Autosomal dominant and autosomal recessive forms of the disease have been reported. Mutations in several genes have been shown to cause dopamine-responsive dystonia. The precursor of the neurotransmitter dopamine, l-dopa, is synthesised from tyrosine by the enzyme tyrosine hydroxylase and utilises tetrahydrobiopterin (BH4) as a cofactor. A mutation in the gene GCH1, which encodes the enzyme GTP cyclohydrolase I, disrupts the production of BH4, decreasing dopamine levels (hypodopaminergia). This results in autosomal-dominant SS. Mutations in the genes for tyrosine hydroxylase and sepiapterin reductase result in autosomal-recessive forms of the disease. When the latter enzyme is affected, the condition tends to be more severe. The activity of dopaminergic neurons in the nigrostriatal pathway normally peaks during the morning and also decreases with age until after age 20, which explains why the symptoms worsen during the course of the day and with increasing age until the third decade of life.


Due to the condition's rarity, it is frequently misdiagnosed, often as cerebral palsy. This results in patients often living their entire childhood with the condition untreated.

The diagnosis of SS can be made from a typical history, a trial of dopamine medications, and genetic testing. Not all patients show mutations in the GCH1 gene (GTP cyclohydrolase I), which makes genetic testing imperfect.

Sometimes a lumbar puncture is performed to measure concentrations of biopterin and neopterin, which can help determine the exact form of dopamine-responsive movement disorder: early onset parkinsonism (reduced biopterin and normal neopterin), GTP cyclohydrolase I deficiency (both decreased) and tyrosine hydroxylase deficiency (both normal).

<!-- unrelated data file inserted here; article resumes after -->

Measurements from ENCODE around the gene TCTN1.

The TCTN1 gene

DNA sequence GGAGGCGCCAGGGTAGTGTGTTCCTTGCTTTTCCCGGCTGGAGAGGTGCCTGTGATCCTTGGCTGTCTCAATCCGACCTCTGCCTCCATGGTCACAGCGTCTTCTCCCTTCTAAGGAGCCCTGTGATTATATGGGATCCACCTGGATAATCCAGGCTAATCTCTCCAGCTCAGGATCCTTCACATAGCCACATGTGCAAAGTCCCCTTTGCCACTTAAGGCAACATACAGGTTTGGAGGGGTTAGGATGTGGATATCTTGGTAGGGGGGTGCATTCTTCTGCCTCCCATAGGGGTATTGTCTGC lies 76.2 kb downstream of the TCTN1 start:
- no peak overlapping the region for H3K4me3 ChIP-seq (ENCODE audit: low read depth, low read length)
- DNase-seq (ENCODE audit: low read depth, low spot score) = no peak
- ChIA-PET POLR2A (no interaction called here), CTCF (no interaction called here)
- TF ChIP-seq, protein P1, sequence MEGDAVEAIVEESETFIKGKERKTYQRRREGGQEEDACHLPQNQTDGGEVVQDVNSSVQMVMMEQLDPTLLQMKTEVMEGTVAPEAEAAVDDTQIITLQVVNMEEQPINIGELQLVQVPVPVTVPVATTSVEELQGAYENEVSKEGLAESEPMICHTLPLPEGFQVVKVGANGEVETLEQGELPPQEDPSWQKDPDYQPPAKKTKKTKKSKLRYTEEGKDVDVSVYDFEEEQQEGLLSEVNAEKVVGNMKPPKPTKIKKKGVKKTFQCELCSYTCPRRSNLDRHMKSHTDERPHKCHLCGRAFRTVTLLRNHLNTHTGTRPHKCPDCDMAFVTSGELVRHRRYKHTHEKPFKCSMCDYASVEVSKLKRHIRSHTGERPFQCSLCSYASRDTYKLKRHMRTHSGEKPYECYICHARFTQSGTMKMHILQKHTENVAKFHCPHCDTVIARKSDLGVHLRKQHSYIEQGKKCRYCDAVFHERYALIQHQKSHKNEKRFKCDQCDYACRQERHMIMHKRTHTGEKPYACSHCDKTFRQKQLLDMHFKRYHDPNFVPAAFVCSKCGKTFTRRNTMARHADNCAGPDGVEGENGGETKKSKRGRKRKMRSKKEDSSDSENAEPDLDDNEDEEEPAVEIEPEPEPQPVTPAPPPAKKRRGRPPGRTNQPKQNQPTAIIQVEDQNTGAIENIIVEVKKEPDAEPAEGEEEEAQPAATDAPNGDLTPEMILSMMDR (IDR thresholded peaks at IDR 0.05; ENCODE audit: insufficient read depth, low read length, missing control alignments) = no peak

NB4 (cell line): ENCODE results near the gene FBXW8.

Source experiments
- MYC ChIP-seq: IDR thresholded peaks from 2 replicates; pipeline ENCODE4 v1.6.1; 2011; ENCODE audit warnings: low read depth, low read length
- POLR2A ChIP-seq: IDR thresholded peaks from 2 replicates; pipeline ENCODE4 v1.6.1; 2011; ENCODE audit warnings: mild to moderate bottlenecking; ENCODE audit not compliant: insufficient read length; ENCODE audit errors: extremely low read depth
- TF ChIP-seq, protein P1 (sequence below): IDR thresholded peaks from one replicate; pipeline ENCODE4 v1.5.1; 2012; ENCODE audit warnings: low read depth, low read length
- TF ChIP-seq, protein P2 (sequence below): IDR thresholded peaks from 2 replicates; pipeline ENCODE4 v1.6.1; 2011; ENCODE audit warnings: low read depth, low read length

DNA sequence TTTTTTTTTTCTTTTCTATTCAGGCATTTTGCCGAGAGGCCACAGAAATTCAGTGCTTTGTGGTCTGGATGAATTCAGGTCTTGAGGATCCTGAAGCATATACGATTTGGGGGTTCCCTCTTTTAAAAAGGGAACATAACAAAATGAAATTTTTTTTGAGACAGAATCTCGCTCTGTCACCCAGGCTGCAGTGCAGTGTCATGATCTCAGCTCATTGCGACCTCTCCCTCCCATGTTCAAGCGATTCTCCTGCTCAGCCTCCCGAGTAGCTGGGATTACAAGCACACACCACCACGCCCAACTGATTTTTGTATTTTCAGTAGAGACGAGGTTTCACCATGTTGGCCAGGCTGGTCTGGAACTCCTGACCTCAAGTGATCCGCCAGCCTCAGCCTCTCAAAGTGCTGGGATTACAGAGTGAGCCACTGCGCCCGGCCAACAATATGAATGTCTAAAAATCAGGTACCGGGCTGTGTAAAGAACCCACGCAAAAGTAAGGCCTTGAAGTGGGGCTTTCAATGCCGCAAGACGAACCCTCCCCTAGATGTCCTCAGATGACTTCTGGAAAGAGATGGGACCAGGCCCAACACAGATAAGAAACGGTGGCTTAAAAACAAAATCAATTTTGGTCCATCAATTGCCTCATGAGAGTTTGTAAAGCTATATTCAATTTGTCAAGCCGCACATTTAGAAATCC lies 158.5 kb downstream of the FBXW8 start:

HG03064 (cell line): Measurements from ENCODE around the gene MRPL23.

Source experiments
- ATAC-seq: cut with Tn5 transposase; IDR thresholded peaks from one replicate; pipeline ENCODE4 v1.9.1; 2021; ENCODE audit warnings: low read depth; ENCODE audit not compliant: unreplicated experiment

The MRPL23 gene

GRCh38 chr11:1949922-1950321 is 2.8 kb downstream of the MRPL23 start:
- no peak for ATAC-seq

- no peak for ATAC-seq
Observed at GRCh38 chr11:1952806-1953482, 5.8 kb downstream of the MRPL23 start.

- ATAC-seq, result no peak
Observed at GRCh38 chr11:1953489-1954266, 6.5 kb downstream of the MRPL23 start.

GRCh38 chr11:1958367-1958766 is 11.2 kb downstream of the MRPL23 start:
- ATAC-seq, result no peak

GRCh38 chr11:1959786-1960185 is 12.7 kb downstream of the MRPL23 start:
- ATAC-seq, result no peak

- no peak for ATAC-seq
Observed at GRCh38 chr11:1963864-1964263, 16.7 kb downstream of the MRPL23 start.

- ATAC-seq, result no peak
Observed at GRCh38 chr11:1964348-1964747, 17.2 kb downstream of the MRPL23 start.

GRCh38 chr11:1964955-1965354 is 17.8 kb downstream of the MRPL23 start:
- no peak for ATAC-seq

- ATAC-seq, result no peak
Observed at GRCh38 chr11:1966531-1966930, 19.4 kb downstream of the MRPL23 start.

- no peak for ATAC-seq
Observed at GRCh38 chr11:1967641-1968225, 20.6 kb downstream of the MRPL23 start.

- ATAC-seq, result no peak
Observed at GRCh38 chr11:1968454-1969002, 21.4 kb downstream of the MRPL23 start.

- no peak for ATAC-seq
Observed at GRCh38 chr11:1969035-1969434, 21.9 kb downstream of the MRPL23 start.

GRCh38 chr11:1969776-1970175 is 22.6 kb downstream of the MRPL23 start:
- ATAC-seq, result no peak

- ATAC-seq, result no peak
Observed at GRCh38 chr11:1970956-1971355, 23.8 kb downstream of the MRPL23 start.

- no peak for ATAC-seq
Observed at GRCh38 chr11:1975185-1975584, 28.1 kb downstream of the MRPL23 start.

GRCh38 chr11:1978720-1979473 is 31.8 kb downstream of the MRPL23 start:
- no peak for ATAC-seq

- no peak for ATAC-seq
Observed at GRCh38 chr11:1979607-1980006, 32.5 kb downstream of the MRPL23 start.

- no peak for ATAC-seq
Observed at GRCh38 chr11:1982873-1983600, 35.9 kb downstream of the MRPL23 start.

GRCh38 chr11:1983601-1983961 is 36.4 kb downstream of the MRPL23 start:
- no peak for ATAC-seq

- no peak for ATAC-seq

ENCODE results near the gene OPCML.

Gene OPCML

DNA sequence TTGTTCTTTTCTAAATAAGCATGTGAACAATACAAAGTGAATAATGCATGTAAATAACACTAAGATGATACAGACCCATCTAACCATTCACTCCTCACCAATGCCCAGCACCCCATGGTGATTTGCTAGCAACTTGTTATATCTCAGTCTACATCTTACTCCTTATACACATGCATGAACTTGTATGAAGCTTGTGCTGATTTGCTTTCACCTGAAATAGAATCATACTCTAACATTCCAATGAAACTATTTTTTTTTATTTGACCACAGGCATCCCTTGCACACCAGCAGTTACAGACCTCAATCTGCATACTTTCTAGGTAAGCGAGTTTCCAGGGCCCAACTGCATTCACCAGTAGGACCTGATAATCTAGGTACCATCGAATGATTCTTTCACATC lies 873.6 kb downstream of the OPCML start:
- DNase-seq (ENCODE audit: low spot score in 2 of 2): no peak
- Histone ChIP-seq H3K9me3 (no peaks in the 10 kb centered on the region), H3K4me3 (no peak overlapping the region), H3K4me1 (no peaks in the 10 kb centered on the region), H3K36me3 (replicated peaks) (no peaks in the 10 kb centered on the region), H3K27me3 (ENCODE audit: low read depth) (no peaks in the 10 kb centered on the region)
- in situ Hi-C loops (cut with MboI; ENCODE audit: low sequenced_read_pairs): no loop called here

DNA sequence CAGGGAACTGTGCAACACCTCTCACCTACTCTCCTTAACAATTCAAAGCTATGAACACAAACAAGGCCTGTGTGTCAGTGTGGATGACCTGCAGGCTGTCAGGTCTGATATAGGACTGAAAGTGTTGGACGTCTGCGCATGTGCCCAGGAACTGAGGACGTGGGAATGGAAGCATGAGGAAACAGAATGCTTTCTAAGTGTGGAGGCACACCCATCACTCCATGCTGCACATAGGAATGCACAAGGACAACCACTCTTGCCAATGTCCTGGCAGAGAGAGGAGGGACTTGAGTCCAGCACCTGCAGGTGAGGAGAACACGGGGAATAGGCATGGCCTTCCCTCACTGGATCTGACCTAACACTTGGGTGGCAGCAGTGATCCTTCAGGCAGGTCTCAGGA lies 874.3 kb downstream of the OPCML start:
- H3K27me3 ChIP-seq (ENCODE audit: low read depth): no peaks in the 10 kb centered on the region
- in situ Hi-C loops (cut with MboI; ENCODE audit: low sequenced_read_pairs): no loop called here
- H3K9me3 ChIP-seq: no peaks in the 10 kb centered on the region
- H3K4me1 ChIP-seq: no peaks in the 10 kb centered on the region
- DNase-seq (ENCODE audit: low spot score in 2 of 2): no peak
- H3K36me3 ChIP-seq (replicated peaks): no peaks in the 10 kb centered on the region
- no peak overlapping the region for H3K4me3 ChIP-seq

In approximately half of cases, a phenylalanine loading test can be used to show decreased conversion from the amino acid phenylalanine to tyrosine. This process uses BH4 as a cofactor.

During a sleep study (polysomnography), decreased twitching may be noticed during REM sleep.

An MRI scan of the brain can be used to look for conditions that can mimic SS (for example, metal deposition in the basal ganglia can indicate Wilson's disease or pantothenate kinase-associated neurodegeneration). Nuclear imaging of the brain using positron emission tomography (PET scan) shows a normal radiolabelled dopamine uptake in SS, contrary to the decreased uptake in Parkinson's disease.

Other differential diagnoses include metabolic disorders (such as GM2 gangliosidosis, phenylketonuria, hypothyroidism, Leigh disease) primarily dystonic juvenile parkinsonism, autosomal recessive early onset parkinsonism with diurnal fluctuation, early onset idiopathic parkinsonism, focal dystonias, dystonia musculorum deformans and dyspeptic dystonia with hiatal hernia.

Diagnosis - main
  • typically referral by GP to specialist Neurological Hospital e.g. National Hospital in London.
  • very hard to diagnose as condition is dynamic w.r.t. time-of-day AND dynamic w.r.t. age of patient.
  • correct diagnosis only made by a consultant neurologist with a complete 24-hour day-cycle observation(with video/film) at a Hospital i.e. morning(day1)->noon->afternoon->evening->late-night->sleep->morning(day2).